Russell is here discussing the relationship of cause and effect. He considers the possibility that the relationship might be entirely subjective, just a name for the fact that A regularly precedes B in my experience. Whenever I see a dry match struck against a rock, I then see a flame, etc. He refers to this hypothesis as that of a "world consisting only of data," because it involves seeing causation (and other relations) as connections between one datum and another, not as facts about some external world whence come the data into my subjective consciousness.

And of that idea, he says this:

"As regards the irregularity of a world consisting only of data, this is an argument to which it is difficult to give precision. Roughly speaking, many sensations occur without any fixed antecedents in our own experience, and in a manner which suggests irresistibly that, if they have causes, these causes lie partly …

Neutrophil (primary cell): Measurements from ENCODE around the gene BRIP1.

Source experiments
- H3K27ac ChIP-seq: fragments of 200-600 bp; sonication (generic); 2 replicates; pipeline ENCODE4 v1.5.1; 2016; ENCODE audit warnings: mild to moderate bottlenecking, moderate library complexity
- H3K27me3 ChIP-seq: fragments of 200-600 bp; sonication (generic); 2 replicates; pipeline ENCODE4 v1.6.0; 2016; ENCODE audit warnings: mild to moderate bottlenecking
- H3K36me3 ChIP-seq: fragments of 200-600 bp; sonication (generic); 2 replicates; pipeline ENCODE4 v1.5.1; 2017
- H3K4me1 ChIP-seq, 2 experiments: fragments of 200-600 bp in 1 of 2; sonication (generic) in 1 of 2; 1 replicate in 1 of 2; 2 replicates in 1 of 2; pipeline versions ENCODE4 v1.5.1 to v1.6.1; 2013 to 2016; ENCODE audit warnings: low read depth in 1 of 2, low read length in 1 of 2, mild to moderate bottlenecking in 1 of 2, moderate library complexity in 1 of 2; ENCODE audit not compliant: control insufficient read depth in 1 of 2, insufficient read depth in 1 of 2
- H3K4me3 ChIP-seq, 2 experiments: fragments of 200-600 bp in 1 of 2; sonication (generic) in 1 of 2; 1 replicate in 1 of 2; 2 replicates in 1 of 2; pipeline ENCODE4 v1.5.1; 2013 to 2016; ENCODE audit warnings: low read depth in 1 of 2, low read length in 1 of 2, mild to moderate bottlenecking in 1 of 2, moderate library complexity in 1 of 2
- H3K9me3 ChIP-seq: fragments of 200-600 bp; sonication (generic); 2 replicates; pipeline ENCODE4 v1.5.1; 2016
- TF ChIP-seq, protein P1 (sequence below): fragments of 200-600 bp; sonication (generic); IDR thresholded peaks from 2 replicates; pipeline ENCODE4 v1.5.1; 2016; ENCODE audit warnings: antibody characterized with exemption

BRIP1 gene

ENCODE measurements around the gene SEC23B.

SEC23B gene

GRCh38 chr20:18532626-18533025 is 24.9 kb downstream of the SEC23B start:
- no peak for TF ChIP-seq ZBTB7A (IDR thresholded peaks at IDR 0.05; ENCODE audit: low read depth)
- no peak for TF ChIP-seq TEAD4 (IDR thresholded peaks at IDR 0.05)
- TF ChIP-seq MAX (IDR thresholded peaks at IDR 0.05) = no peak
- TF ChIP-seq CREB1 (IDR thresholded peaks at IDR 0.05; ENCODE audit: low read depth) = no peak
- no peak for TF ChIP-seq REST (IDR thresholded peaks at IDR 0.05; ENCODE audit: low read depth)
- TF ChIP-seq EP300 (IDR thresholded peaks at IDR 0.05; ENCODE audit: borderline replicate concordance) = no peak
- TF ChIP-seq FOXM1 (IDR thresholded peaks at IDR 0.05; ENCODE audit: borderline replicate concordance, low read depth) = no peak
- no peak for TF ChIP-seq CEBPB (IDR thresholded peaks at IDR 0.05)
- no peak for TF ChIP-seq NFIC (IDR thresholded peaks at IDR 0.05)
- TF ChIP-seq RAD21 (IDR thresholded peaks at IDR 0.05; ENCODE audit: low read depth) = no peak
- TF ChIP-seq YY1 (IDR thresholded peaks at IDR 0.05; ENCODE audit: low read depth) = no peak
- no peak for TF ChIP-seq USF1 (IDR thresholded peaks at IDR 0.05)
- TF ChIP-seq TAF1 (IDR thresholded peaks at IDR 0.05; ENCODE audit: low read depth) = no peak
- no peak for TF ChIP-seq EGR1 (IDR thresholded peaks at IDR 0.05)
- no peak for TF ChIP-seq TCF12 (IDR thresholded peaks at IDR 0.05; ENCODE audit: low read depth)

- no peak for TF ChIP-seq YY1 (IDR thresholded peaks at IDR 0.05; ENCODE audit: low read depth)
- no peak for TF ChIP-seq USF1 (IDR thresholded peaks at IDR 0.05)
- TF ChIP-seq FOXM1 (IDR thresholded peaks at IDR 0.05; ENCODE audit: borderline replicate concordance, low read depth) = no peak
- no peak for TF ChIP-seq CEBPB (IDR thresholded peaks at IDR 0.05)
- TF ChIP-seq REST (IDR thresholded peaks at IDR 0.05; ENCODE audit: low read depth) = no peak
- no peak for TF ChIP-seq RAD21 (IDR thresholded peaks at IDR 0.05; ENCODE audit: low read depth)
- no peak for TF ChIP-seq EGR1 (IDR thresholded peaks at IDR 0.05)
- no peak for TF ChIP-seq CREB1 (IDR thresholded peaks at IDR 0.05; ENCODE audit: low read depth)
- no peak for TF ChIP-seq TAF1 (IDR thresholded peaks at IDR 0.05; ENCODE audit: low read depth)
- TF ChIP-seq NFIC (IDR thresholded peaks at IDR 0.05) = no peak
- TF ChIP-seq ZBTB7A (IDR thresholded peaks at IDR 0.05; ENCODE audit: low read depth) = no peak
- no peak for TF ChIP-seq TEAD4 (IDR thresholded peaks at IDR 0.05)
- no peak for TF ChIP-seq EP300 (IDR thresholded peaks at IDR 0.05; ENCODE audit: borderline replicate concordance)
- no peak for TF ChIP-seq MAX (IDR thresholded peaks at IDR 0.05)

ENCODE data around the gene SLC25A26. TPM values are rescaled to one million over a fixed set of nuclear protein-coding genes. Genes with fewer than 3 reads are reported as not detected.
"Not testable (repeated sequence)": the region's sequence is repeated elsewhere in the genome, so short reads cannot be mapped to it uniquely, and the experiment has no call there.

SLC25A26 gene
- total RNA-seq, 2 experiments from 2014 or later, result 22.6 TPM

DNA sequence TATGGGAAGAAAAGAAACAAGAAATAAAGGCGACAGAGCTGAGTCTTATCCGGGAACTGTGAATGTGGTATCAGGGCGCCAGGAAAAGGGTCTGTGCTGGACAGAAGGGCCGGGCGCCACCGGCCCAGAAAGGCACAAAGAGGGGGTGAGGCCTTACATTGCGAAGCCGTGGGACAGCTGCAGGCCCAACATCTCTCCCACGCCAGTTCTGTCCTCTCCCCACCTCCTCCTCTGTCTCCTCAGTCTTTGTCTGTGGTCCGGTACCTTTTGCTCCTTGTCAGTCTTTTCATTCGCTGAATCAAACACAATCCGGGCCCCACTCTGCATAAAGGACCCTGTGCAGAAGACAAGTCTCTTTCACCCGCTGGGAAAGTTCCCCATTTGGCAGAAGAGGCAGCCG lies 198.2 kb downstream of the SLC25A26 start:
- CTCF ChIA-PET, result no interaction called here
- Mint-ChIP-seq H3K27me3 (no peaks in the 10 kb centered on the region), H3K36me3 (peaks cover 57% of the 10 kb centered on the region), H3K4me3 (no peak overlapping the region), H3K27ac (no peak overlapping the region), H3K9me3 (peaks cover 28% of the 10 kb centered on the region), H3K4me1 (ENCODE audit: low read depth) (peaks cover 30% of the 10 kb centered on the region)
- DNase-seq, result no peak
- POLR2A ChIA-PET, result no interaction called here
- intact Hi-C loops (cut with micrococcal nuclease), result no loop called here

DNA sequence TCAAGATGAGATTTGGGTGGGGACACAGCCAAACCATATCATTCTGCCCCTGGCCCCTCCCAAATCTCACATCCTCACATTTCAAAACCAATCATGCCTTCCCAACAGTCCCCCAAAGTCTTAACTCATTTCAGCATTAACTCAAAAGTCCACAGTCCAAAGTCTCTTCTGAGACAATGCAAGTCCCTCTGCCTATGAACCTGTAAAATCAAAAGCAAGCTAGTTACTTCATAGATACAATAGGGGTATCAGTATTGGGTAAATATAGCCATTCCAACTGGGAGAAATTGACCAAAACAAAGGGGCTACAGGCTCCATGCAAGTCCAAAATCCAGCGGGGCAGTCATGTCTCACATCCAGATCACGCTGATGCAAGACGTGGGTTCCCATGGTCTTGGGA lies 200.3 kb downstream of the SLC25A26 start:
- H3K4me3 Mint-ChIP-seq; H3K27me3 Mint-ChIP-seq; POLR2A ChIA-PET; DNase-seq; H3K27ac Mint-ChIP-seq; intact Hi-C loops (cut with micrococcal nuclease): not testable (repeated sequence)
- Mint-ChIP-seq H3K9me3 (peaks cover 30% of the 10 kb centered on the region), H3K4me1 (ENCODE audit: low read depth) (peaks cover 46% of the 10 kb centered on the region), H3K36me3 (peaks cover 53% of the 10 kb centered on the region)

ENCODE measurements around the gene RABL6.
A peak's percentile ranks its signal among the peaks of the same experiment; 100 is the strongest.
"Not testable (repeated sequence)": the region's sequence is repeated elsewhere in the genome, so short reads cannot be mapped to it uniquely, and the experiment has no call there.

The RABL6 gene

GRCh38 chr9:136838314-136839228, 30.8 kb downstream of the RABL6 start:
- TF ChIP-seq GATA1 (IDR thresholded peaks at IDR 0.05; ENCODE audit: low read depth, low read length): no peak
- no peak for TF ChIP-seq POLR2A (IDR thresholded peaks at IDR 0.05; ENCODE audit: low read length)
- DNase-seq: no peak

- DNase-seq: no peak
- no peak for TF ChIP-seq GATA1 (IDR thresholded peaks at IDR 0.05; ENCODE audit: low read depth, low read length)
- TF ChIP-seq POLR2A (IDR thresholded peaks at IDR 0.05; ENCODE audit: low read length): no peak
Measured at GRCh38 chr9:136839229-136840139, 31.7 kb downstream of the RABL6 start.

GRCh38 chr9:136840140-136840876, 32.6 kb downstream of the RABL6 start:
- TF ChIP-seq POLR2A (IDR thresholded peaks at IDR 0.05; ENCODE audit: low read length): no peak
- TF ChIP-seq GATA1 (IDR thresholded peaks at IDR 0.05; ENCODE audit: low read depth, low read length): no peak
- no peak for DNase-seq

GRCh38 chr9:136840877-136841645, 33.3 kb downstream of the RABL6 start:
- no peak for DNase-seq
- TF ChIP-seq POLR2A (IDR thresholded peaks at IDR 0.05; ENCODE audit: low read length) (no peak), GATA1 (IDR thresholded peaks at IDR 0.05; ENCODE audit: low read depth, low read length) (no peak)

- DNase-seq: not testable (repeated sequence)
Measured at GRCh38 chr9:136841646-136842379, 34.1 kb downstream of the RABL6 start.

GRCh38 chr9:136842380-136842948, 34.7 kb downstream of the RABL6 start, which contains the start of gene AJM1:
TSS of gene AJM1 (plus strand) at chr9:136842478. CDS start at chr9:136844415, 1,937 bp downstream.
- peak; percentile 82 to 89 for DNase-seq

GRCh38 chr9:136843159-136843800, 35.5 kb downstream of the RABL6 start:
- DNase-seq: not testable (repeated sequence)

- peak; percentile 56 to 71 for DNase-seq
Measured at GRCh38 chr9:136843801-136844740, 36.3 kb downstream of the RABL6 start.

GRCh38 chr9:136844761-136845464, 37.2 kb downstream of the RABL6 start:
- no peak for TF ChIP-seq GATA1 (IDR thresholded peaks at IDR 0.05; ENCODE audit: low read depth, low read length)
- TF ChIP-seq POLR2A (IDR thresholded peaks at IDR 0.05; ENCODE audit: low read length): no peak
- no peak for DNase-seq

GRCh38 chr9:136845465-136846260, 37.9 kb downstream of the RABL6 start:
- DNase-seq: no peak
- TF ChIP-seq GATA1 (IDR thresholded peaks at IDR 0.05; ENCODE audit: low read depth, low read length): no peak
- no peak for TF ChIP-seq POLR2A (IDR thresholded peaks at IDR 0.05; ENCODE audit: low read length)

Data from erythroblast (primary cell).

What is "Money"?

Almost exactly four years ago, economist Paul Krugman wrote the following explanation of the difficulty in defining the money supply for purpose of monetarist analysis. I think it is worth the resurrection.



Surely we don’t mean to identify money with pieces of green paper bearing portraits of dead presidents. Even Milton Friedman rejected that, more than half a century ago. For one thing, a lot of those pieces of green paper are pretty much inert — sitting outside the United States, in the hoards of drug dealers and such. For another, checking accounts are clearly a close substitute for cash in hand.

Friedman and Schwartz dealt with this by proposing broader aggregates –M1, which adds checking accounts, and M2, which adds a broader range of deposits. And circa 1960 you could argue that those aggregates were good enough.

But now we have a large shadow banking system, in which things like repo serve much the same function as deposits; M3 used to capture some of that, but the Fed…

Currency War

Nouriel Roubini recently tweeted, "Currency wars coming, but don't bet on gold."


Roubini is an economist affiliated with New York University, Stern Sch. of Business. He has had an on-and-off relationship with the International Monetary Fund, and is probably best known to the general economics-literate public for the book Bailouts or Bail-Ins? (2004).